Exploring Māori Experiences of Bariatric Surgery

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dc.contributor.advisor Hill, A en
dc.contributor.advisor Harwood, M en
dc.contributor.author Rahiri, Jamie-Lee en
dc.date.accessioned 2020-04-29T21:38:21Z en
dc.date.issued 2019 en
dc.identifier.uri http://hdl.handle.net/2292/50499 en
dc.description.abstract Aim This thesis sought to present evidence encasing Māori experiences of bariatric surgery using Kaupapa Māori Research (KMR) methodology to lay the foundations for future research on Māori health and bariatric surgery. Methods A mixed methods approach was used to address the overall study aim. First, the thesis aimed to set the context for Māori health in surgery and bridge the gap between what is known and what is not known in the space of Māori health and bariatric surgery in Aotearoa New Zealand. Counties Manukau Health (CMH) houses the largest public bariatric service in the country and serves a high number of Māori. It was deemed to be the best locality to undertake this research. The following studies were performed in succession: 1. Systematic review of disparities in surgical care for Māori along the surgical care continuum 2. Systematic review of bariatric surgery among Indigenous peoples worldwide 3. Retrospective review of print news media related to Māori and bariatric surgery as a way to understand wider societal perspectives of this important issue in Aotearoa/NZ 4. Retrospective cohort review of all patients who were referred to the CMH bariatric service to identify whether Māori face inequitable access to bariatric surgery and to investigate where in the process this might be occurring 5. Qualitative analysis of semi-structured interpersonal interviews with Māori who had bariatric surgery at CMH to inform service-level changes that may enhance responsiveness to Māori Results Two systematic reviews conveyed an urgent need for research surrounding Māori and bariatric surgery. A review of print news media coverage of Māori and bariatric surgery was predominantly limited to government announcements of additional funding through Māori members of parliament. Health equity rarely featured among all news articles, which more than likely reflected that health equity for Māori in bariatric surgery is not widely prioritised. With a general understanding that publicly funded bariatric surgery in NZ is accessed mostly by NZ Europeans, a retrospective cohort review sought to investigate whether this is also the case at CMH. Overall, referrals were highest for Māori and Pacific compared to NZ Europeans; however, NZ Europeans were more likely to receive bariatric surgery at CMH, even after adjustment for individual factors such as age, gender, comorbidity and deprivation. Semi-structured interviews with 31 Māori participants who had bariatric surgery at CMH shared numerous experiences of their bariatric surgery journey and their lives prior to surgery. From these experiences, four key changes to the CMH bariatric pathway, that would greatly enhance the programme for Māori, are proposed. These include the institution of Kaupapa Māori standards of health, bariatric surgery mentors, a bariatric psychologist and integrating the CMH bariatric service with community-led health programmes in South Auckland, NZ. Conclusion Understanding the role bariatric surgery has in achieving health equity for Māori is an important but highly under-researched issue. Additionally, Māori experiences of bariatric surgery have not before been investigated in the literature. As a result, publicly funded bariatric services have no contextual guidelines on how they can prioritise health equity for Māori who engage with their service. Māori participants at the largest public bariatric service in NZ described a need for Kaupapa Māori and more supportive changes to be implemented into the bariatric pathway. Through these mechanisms, bariatric pathways may begin to enhance their responsiveness to Māori who engage with bariatric services. en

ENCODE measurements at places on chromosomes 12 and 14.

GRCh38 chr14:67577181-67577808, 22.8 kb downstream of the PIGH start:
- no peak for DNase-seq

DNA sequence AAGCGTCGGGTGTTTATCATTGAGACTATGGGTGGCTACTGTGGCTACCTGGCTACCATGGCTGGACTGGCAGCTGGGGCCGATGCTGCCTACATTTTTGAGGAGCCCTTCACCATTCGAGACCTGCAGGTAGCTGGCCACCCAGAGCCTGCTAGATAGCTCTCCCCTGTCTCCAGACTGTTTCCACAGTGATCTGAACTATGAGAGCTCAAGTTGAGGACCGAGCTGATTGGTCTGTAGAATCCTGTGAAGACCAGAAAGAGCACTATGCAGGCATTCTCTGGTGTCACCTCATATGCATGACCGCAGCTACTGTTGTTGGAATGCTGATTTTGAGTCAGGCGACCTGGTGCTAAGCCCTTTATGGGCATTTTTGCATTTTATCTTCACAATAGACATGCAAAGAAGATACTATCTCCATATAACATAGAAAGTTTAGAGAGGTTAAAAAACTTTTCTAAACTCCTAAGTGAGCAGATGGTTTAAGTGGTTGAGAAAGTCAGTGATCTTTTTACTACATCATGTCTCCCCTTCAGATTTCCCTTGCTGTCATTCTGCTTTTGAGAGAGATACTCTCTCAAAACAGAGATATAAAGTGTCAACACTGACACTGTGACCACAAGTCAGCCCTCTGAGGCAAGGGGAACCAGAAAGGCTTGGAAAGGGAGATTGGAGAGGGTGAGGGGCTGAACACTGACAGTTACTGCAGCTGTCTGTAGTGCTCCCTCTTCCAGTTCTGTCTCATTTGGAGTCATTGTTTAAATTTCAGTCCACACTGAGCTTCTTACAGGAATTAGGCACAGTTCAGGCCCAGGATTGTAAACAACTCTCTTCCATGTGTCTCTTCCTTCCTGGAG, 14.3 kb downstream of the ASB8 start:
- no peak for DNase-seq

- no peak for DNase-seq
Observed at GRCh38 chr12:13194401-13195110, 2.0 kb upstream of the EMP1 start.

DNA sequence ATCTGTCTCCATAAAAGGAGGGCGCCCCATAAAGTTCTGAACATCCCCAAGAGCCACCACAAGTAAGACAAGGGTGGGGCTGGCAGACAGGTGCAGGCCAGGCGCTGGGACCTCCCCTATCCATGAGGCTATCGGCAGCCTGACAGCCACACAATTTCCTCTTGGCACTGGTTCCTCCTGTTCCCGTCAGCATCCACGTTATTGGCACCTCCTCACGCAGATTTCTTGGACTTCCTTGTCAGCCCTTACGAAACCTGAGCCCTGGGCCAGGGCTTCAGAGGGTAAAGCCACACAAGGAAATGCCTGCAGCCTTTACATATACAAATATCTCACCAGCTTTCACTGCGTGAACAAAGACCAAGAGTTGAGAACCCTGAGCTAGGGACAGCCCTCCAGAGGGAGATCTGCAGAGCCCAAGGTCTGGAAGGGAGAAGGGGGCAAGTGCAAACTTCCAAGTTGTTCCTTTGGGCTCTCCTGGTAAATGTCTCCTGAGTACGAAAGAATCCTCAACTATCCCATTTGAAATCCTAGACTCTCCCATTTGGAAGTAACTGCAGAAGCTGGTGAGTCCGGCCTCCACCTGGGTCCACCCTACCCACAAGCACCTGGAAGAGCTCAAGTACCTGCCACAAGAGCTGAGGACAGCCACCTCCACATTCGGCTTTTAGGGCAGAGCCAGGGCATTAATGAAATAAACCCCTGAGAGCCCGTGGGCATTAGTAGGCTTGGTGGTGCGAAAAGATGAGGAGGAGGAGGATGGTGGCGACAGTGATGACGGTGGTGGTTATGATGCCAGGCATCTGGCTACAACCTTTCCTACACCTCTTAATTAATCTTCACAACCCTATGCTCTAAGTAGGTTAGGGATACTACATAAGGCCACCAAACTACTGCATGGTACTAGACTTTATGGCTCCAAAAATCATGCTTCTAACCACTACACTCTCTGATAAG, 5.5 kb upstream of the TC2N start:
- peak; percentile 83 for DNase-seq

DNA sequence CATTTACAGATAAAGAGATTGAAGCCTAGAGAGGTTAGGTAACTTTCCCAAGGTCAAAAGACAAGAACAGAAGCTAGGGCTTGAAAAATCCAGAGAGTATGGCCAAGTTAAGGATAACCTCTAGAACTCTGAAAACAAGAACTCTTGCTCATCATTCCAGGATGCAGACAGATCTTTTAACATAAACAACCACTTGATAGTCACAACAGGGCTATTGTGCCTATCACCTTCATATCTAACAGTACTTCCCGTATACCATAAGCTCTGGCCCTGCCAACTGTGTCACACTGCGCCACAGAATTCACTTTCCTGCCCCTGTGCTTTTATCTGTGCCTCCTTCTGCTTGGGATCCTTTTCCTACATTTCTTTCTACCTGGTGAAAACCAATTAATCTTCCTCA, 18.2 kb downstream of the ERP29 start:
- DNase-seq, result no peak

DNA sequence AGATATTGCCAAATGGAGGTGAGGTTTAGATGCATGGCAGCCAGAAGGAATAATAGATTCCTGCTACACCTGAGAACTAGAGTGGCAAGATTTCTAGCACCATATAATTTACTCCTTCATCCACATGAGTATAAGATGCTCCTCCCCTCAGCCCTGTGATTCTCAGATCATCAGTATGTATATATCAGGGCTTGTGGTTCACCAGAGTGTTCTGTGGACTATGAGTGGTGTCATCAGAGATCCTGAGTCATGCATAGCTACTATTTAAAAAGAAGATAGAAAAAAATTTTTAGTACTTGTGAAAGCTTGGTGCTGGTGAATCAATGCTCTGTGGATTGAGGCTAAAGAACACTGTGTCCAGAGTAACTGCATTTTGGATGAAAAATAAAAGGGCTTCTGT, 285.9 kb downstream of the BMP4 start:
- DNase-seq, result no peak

dc.publisher ResearchSpace@Auckland en
dc.relation.ispartof PhD Thesis - University of Auckland en
dc.relation.isreferencedby UoA99265316214002091 en
dc.rights Items in ResearchSpace are protected by copyright, with all rights reserved, unless otherwise indicated. Previously published items are made available in accordance with the copyright policy of the publisher. en
dc.rights.uri https://researchspace.auckland.ac.nz/docs/uoa-docs/rights.htm en
dc.rights.uri http://creativecommons.org/licenses/by-nc-sa/3.0/nz/ en
dc.title Exploring Māori Experiences of Bariatric Surgery en
dc.type Thesis en
thesis.degree.discipline Surgery en
thesis.degree.grantor The University of Auckland en
thesis.degree.level Doctoral en
thesis.degree.name PhD en
dc.rights.holder Copyright: The author en
dc.rights.accessrights http://purl.org/eprint/accessRights/OpenAccess en
pubs.elements-id 800508 en
pubs.org-id Medical and Health Sciences en
pubs.org-id School of Medicine en
pubs.org-id Surgery Department en
pubs.record-created-at-source-date 2020-04-30 en

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